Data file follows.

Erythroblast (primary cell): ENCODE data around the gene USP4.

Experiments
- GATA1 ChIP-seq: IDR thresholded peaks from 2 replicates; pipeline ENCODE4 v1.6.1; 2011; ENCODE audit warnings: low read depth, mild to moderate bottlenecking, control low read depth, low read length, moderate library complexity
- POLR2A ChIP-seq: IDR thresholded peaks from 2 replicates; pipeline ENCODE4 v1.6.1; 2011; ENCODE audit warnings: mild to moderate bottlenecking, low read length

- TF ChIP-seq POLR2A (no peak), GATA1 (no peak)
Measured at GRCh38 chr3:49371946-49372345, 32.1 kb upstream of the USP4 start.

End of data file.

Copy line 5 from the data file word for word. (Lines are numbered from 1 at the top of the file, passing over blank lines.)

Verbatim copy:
- TF ChIP-seq POLR2A (no peak), GATA1 (no peak)